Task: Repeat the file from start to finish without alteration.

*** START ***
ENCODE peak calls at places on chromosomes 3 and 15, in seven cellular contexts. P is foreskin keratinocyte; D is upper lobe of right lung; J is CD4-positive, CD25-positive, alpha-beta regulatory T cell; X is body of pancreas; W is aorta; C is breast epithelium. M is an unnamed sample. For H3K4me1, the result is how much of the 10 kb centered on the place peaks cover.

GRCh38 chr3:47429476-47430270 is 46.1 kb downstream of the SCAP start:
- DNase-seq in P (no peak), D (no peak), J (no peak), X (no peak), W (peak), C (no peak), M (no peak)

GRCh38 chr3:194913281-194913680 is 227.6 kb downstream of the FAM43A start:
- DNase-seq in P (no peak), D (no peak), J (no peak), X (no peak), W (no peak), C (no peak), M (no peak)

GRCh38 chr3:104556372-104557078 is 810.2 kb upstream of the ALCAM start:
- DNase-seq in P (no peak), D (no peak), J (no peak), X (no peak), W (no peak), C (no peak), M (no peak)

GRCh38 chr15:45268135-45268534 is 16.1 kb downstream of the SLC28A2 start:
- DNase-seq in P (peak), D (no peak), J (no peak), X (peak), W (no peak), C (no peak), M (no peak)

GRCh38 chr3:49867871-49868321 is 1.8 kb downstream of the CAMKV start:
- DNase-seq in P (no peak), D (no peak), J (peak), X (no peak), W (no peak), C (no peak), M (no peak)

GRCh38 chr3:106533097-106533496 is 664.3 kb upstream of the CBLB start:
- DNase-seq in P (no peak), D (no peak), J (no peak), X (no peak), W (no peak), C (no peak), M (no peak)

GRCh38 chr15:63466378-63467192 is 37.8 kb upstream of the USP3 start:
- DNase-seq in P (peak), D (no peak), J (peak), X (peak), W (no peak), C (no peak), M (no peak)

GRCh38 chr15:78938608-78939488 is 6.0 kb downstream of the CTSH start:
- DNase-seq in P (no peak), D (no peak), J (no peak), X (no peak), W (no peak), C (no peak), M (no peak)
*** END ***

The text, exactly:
ENCODE peak calls at places on chromosomes 3 and 15, in seven cellular contexts. P is foreskin keratinocyte; D is upper lobe of right lung; J is CD4-positive, CD25-positive, alpha-beta regulatory T cell; X is body of pancreas; W is aorta; C is breast epithelium. M is an unnamed sample. For H3K4me1, the result is how much of the 10 kb centered on the place peaks cover.

GRCh38 chr3:47429476-47430270 is 46.1 kb downstream of the SCAP start:
- DNase-seq in P (no peak), D (no peak), J (no peak), X (no peak), W (peak), C (no peak), M (no peak)

GRCh38 chr3:194913281-194913680 is 227.6 kb downstream of the FAM43A start:
- DNase-seq in P (no peak), D (no peak), J (no peak), X (no peak), W (no peak), C (no peak), M (no peak)

GRCh38 chr3:104556372-104557078 is 810.2 kb upstream of the ALCAM start:
- DNase-seq in P (no peak), D (no peak), J (no peak), X (no peak), W (no peak), C (no peak), M (no peak)

GRCh38 chr15:45268135-45268534 is 16.1 kb downstream of the SLC28A2 start:
- DNase-seq in P (peak), D (no peak), J (no peak), X (peak), W (no peak), C (no peak), M (no peak)

GRCh38 chr3:49867871-49868321 is 1.8 kb downstream of the CAMKV start:
- DNase-seq in P (no peak), D (no peak), J (peak), X (no peak), W (no peak), C (no peak), M (no peak)

GRCh38 chr3:106533097-106533496 is 664.3 kb upstream of the CBLB start:
- DNase-seq in P (no peak), D (no peak), J (no peak), X (no peak), W (no peak), C (no peak), M (no peak)

GRCh38 chr15:63466378-63467192 is 37.8 kb upstream of the USP3 start:
- DNase-seq in P (peak), D (no peak), J (peak), X (peak), W (no peak), C (no peak), M (no peak)

GRCh38 chr15:78938608-78939488 is 6.0 kb downstream of the CTSH start:
- DNase-seq in P (no peak), D (no peak), J (no peak), X (no peak), W (no peak), C (no peak), M (no peak)